Much of the recovery has been driven by the extreme monetary policy response of the Federal Reserve (Fed) and the fiscal emergency funding from congressional action. In the very near term, this recovery could be stalled if Congress is not able to pass continuing financial relief for still-struggling citizens, businesses (especially small businesses), and state and local governments. Unfortunately, this relief legislation is running into the challenging realities of partisan politics very close to a presidential election.

Key market factors

In this environment, the coronavirus infection level – and its impact on the health care system, consumer confidence and politics – is paramount. This remains the major factor in establishing a durable economic recovery.

Fed policy remains a bulwark of support to the market. Exceptionally low rates, and Fed intervention in the bond market remains a very powerful force in not only supporting the economy but driving stock prices higher. It is clear from the Fed’s public pronouncements that this policy is not changing anytime soon.

One longer term issue which bears watching is inflation. Pockets of meaningful price increases are starting to become evident. However, inflation concerns really become more of a problem when wages start moving up. Given the relatively weak level of the employment situation, this is not a near term issue. Longer term, higher inflation risk could lead to some market reaction that would require some portfolio re-orientation.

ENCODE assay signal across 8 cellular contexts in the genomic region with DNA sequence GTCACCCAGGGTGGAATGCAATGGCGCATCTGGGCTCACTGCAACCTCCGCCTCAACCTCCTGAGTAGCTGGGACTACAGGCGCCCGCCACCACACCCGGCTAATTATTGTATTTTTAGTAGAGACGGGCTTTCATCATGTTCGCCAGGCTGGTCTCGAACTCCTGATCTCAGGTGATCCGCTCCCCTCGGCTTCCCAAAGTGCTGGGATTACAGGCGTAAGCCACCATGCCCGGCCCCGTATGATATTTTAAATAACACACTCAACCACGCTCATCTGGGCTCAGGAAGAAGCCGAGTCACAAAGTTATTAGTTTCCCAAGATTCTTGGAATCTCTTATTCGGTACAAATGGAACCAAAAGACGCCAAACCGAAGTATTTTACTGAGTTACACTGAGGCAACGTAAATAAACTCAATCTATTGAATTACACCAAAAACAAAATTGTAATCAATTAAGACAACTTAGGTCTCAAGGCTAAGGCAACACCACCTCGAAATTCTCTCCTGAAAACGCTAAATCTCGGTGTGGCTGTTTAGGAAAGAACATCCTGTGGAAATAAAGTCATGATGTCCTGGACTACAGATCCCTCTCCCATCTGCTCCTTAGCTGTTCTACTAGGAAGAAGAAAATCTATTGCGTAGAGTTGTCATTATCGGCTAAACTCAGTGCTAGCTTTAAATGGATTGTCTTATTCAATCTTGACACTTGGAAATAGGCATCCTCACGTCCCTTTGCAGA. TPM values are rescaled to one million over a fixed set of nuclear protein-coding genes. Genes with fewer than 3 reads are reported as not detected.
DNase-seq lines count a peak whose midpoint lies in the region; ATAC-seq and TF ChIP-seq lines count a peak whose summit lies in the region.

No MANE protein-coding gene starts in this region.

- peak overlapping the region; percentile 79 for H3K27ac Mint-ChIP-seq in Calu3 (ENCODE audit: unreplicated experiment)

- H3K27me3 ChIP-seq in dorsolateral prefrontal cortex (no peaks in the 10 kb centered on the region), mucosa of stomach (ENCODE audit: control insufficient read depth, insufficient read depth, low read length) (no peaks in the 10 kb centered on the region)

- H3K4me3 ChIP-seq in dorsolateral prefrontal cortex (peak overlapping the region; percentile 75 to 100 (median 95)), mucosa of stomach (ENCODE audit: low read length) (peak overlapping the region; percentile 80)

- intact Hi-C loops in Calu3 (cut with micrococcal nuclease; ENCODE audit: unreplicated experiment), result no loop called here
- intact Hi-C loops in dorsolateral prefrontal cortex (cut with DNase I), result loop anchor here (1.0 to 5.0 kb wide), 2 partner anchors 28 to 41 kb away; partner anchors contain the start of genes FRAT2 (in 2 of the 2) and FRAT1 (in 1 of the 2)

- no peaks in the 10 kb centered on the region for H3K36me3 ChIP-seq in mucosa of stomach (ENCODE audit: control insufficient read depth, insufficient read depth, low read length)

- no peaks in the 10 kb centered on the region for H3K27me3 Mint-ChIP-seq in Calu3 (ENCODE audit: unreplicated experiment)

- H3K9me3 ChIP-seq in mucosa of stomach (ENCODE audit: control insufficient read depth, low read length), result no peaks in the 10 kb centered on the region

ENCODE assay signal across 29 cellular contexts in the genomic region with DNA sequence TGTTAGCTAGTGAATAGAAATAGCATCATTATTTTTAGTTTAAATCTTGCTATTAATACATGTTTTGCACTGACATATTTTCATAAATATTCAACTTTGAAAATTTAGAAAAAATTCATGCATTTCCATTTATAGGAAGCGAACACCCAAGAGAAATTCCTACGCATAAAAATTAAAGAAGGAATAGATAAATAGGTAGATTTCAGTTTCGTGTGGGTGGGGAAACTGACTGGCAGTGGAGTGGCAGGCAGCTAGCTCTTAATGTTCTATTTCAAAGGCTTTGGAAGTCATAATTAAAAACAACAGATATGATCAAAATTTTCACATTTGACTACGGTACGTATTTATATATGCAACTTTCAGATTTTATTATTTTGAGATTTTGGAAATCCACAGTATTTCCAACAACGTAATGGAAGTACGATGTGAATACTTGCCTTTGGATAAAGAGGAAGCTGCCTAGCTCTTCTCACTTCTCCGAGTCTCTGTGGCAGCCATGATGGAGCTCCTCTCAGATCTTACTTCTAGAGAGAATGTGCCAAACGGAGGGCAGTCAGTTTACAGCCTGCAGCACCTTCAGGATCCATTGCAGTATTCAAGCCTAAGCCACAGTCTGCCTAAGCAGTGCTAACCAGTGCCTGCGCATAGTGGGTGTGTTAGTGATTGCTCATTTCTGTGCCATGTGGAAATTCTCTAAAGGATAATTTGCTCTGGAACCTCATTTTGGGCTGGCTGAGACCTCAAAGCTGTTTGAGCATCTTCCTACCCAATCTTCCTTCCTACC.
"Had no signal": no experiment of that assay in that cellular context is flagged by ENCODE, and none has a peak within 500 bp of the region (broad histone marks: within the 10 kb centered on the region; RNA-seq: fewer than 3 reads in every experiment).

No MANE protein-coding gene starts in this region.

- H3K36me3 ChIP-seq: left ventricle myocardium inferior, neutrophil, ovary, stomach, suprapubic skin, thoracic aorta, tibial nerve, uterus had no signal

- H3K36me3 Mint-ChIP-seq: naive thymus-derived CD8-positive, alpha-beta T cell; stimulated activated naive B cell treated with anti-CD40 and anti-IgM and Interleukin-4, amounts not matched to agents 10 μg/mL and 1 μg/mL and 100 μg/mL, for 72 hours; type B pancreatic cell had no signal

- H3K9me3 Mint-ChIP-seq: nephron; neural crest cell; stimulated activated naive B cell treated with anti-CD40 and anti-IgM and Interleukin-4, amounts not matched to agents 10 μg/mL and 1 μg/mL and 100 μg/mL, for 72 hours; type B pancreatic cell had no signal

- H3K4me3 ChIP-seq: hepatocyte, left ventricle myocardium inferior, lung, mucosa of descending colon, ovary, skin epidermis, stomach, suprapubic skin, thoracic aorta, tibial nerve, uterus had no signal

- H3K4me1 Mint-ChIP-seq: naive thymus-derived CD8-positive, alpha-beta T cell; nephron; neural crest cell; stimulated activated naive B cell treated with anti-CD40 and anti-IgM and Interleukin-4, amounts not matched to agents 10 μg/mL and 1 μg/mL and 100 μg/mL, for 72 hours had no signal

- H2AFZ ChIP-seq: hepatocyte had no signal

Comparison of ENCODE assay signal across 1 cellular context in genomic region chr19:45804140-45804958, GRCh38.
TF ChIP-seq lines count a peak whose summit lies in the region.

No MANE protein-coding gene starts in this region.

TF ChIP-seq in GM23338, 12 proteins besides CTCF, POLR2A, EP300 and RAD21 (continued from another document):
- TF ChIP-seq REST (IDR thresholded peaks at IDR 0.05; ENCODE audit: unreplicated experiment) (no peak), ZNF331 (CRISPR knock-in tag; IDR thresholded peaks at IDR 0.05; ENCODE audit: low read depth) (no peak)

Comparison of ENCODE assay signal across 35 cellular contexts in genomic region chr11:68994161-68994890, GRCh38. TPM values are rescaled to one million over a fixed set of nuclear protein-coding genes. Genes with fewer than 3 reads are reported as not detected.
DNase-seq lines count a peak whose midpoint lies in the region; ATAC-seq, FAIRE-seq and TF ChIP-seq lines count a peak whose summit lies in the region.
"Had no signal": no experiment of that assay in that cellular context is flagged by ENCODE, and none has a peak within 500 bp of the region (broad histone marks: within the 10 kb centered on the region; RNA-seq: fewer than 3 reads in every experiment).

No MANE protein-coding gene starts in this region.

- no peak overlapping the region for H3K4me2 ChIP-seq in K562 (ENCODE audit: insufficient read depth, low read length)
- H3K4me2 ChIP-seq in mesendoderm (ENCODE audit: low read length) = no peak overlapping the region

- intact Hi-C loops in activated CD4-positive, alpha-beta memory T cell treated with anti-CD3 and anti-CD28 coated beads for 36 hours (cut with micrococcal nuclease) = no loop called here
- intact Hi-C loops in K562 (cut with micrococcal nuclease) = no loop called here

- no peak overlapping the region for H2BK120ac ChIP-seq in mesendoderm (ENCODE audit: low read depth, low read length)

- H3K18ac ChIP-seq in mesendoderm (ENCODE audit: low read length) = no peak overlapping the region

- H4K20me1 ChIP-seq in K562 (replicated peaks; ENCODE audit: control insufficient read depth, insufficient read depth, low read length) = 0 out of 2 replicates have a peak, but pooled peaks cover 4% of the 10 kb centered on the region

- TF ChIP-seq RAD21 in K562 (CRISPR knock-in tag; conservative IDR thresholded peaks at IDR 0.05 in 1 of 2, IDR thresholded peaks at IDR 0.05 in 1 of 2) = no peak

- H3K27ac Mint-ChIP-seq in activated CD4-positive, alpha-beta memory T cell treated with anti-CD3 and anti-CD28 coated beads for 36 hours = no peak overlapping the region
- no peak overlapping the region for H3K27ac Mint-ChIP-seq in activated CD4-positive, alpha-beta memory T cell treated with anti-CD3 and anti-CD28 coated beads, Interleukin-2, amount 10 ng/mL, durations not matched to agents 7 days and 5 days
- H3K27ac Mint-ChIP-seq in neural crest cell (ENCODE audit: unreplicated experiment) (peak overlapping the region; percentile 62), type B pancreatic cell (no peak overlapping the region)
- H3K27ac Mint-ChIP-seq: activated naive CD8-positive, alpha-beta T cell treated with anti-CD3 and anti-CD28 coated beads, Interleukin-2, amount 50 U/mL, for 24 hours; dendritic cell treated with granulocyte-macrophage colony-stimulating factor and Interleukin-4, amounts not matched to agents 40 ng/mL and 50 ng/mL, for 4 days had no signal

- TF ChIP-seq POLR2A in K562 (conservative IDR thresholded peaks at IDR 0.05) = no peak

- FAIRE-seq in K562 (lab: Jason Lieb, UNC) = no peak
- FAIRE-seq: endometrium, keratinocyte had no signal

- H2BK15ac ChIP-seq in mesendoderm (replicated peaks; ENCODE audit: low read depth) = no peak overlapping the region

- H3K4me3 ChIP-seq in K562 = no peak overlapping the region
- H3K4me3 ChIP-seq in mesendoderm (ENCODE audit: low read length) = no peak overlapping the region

Corporate earnings collectively were a positive surprise from the 2nd quarter, although this was due to the exceptional earnings of companies that were “winners” in the lockdown environment.

The election remains a messy wild card.  Longer term it is not helpful to let the emotion that surrounds politics influence long-term strategic investment decisions. However, the outcome of the election could have near term implications for sector allocations. Upon the outcome of the election, it will be important to evaluate potential tax, regulation and fiscal policy initiatives.  Not only will these factors have a potential near-term impact on the markets, but more importantly, they may require a careful review of an individual’s financial plan.

Looking out to the 4th quarter

The 4th quarter could be volatile, particularly after such a strong market surge from the depressed levels of March. We have already seen some market volatility late in the 3rd quarter. Stock market valuation is high, but can be justified by exceptionally low interest rates, full-out monetary policy support from the Fed and possibly another pending dose of fiscal support from Congress. The upcoming election certainly could add to this volatility, as could changing dynamics in the battle against COVID-19.

Interest rates remain exceptionally low, resulting in real yields (adjusted for inflation) that are negative.  With long term rates so low, bond return expectations are uninspiring. While the future of both equity and fixed income markets remain cloudy, individual investors should remain committed to a well-thought-out, long-term approach to your portfolio.


All information and representations herein are as of 10/06/2020, unless otherwise noted.

The views expressed are as of the date given, may change as market or other conditions change, and may differ from views expressed by other Thrivent Asset Management, LLC associates. Actual investment decisions made by Thrivent Asset Management, LLC will not necessarily reflect the views expressed. This information should not be considered investment advice or a recommendation of any particular security, strategy or product. Investment decisions should always be made based on an investor's specific financial needs, objectives, goals, time horizon, and risk tolerance.

Past performance is not necessarily indicative of future results.